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Originally published Friday, May 28, 2010 at 2:57 PM

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Guest columnist

The challenge of Seattle's emerging society

Seattle long has compared itself to other West Coast cities in measuring its progress. But guest columnist Bruce Katz says new Brookings research says Seattle is a Next Frontier city poised to lead its peers, especially if it can address its challenges, including an educational achievement gap.

Special to The Times

SEATTLE likes to compare itself to its neighbors. On issues from light rail to cycling-friendly streetscapes to the business climate and innovation, Puget Sound residents look to places like Portland and San Francisco and wonder whether the region needs improvement or is doing it better than others.

Generally, those are matters of political and public will, leavened of course with the realities of public finance.

But in the coming decade, the demographic changes that metropolitan Seattle will face should prompt a look at another set of places more like the region than its West Coast neighbors.

Over the 2000s, the Puget Sound region ranked above the national average on measures of growth, educational attainment and racial and ethnic diversity. The Seattle region faces challenges and opportunities distinct from those in the less-diverse Portland area, or the much slower-growing San Francisco Bay Area.

New Brookings research instead counts Seattle among a series of growing, highly educated, diverse "Next Frontier" regions like Austin, Denver, and Washington, D.C.

Despite being bookended by two recessions, the past decade surely counts Seattle, like its demographic peers, as one of the success stories of the 2000s.

The region grew by nearly 10 percent from 2000 to 2008. People are moving and immigrating to Seattle and the number of married couples with children is growing — important factors as the baby boomers begin to retire next year.

As in other Next Frontier regions, however, the Seattle area's overall demographic success masks deeper challenges.

On growth, the Puget Sound region has long grappled with issues of sprawl and density. Yet despite these efforts — and increasing public-transit use — the fastest-growing places in the region are on the suburban fringe, increasing commuting costs for the families that settle there and offsetting efforts to reduce greenhouse-gas emissions.

On education, although 36 percent of all Puget Sound-area adults hold four-year college degrees — the 11th-highest rate among the nation's 100 largest metro areas — the rate for whites in the region is now twice as high as for blacks and Hispanics. The region continues to import college graduates from elsewhere while its younger, more racially diverse residents are not attaining at anything close to the levels of their elders.

But as the baby boomers retire, what is bemoaned as the minority educational "achievement gap" will rapidly become a competitiveness gap. The result could be more of what we saw in the 2000s in Seattle — increasing wages for the highest earners and overall, masking the falling wages for those at the low end.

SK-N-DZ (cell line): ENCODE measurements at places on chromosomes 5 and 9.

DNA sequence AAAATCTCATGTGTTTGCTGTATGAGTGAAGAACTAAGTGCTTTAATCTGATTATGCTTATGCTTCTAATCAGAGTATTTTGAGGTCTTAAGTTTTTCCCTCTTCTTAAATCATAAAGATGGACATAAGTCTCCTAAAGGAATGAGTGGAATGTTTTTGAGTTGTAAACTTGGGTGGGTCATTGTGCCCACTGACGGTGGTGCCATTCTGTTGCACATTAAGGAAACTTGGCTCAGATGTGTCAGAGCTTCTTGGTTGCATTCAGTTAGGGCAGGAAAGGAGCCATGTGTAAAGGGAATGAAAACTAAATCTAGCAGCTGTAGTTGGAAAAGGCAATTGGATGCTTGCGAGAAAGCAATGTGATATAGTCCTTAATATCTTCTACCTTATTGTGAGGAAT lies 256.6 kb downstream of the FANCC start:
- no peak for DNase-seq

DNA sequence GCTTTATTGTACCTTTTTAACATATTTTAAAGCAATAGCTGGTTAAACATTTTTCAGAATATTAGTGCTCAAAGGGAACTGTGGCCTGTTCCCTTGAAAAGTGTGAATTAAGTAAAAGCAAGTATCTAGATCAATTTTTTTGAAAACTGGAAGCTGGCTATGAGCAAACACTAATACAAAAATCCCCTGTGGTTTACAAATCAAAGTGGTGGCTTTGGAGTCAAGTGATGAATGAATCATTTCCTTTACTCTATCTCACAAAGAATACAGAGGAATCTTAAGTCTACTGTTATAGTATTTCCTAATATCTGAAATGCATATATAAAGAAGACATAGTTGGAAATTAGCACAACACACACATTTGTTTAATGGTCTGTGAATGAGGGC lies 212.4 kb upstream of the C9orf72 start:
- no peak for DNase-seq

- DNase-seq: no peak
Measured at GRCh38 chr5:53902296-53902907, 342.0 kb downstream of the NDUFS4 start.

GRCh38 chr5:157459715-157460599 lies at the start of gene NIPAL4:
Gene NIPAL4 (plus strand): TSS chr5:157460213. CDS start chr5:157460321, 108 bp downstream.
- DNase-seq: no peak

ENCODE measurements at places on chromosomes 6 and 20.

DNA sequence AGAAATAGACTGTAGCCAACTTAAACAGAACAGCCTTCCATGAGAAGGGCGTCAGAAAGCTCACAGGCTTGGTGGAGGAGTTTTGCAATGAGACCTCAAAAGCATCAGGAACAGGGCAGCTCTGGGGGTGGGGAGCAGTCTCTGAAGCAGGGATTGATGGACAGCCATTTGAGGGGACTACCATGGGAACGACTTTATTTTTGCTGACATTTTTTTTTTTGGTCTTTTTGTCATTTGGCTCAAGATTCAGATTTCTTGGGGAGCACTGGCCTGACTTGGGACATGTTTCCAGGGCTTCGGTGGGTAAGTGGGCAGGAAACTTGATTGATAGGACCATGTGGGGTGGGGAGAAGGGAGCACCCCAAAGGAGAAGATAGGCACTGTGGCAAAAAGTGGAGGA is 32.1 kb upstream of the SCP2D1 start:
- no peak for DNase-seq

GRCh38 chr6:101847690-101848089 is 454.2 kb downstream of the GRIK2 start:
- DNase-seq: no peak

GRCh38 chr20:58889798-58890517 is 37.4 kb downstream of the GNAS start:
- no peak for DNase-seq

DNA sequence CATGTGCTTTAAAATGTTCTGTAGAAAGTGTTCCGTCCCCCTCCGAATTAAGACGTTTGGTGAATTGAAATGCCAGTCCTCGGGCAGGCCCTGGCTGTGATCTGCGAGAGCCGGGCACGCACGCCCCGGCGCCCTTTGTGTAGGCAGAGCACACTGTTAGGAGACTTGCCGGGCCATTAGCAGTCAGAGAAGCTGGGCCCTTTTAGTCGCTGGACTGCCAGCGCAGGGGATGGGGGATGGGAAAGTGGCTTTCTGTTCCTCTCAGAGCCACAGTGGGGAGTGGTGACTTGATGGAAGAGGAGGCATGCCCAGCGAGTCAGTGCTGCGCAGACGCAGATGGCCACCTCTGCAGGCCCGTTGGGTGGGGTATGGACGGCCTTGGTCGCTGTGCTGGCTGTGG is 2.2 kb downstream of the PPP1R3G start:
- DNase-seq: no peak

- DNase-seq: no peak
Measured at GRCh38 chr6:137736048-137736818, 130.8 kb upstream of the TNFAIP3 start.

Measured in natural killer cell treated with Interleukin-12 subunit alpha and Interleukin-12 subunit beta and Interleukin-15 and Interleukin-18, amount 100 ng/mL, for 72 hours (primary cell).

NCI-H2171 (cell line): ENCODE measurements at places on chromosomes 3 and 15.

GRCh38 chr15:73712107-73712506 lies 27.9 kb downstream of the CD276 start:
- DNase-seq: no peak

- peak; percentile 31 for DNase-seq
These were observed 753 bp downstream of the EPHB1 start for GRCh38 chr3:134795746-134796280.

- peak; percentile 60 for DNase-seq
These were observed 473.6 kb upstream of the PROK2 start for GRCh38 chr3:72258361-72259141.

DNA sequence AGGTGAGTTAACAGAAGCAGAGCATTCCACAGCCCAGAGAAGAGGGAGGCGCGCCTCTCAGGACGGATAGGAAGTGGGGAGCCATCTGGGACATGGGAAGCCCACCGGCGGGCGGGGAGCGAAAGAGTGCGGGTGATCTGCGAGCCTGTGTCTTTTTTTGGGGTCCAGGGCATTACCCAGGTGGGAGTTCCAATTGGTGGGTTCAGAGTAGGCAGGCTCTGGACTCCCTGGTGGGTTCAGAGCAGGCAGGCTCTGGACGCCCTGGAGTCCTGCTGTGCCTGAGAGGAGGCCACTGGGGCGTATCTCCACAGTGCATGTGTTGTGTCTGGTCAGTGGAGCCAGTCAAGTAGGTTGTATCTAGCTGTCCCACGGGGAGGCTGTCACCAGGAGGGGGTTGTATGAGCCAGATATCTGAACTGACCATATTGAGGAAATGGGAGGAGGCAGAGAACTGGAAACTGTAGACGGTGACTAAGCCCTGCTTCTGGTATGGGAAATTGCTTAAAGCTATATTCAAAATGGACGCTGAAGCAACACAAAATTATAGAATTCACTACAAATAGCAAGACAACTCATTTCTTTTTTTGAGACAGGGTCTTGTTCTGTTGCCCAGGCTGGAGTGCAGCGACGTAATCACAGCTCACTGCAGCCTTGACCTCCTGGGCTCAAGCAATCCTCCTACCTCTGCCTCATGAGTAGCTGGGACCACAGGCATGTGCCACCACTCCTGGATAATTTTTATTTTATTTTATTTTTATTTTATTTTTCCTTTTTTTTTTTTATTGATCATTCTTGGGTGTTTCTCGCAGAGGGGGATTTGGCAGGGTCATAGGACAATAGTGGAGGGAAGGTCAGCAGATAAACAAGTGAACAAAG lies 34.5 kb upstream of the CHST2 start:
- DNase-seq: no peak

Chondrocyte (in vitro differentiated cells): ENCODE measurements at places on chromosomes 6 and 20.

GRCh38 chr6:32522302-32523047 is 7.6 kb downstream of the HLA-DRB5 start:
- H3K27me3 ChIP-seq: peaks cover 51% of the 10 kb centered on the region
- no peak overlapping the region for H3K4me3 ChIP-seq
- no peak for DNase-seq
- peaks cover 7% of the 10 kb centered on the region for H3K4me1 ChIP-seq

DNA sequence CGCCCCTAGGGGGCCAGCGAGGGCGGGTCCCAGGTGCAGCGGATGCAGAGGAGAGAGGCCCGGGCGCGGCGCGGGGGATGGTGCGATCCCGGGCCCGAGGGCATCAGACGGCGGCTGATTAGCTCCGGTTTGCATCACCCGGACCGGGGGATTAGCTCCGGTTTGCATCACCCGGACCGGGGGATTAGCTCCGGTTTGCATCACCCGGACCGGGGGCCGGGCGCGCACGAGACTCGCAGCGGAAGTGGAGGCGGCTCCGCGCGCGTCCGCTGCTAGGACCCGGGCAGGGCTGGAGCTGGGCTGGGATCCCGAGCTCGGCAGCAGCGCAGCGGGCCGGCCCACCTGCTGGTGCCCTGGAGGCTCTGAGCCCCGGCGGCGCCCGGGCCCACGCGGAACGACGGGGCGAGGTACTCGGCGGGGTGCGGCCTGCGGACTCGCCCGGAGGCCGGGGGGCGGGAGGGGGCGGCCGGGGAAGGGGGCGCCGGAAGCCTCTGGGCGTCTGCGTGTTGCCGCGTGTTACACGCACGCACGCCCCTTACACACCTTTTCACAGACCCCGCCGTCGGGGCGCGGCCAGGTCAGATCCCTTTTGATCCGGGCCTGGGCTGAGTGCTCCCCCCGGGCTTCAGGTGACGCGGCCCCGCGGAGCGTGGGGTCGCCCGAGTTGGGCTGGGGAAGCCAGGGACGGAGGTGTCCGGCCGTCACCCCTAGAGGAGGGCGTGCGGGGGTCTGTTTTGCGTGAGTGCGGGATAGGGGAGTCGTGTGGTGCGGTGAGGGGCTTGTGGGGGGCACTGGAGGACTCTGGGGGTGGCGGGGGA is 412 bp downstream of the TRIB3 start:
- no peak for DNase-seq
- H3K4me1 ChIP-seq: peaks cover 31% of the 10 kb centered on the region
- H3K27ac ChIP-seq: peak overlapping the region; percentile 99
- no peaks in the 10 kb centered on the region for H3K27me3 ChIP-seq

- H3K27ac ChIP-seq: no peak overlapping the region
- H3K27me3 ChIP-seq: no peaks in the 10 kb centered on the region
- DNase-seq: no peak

These challenges are not entirely new but they are intensifying as the nation goes through its biggest demographic transformation since the massive immigration of the early 20th century. Over the next 15 years, the United States is predicted to add a staggering 43 million residents, most of them minorities. All signs point to the Puget Sound region remaining on the front lines of that transformation.

To make the most of its demographic potential, Seattle's first order of business should be increasing regional cohesion to address what are increasingly regionwide challenges.

For instance, nearly twice as many immigrants and poor people now live in the metro area's suburbs as in its big cities. Older, larger jurisdictions like the city of Seattle and its nonprofits have valuable experience and institutional capacity to build upon in helping the region's low-income families, and meeting the human-services needs of the children of immigrants.

The Seattle region can also look to its demographic peers for innovative strategies to address its challenges. One model is Denver's regional council of governments, which successfully and with regional agreement built a major light-rail system very quickly. Likewise, despite the long tenure of growth management in the state, there are lessons in the Sacramento region's Blueprint, which provides a comprehensive road map for addressing future growth in a fiscally and environmentally sustainable manner.

Seattle can also lead its peers in confronting its large educational disparities by race and geography common in Next Frontier metros as the Community Center for Education Results is attempting.

Similarly, Seattle already has a head start on many other places around the country thanks to the efforts of groups like OneAmerica (on immigrant and refugee communities) and the College Success Foundation. And like other Next Frontier metro areas, Seattle retains an economic advantage from its built-in stocks of human capital, innovative firms and research institutions, and livable urban core that attracts highly educated workers.

The Puget Sound region has made admirable efforts to capitalize on those strengths, but challenges ahead will require a regionwide commitment to maintain Seattle's rank among the nation's most demographically vibrant metro areas.

Bruce Katz is vice president and founding director of the Metropolitan Policy Program at Brookings. Read "The State of Metropolitan America" at www.brookings.edu

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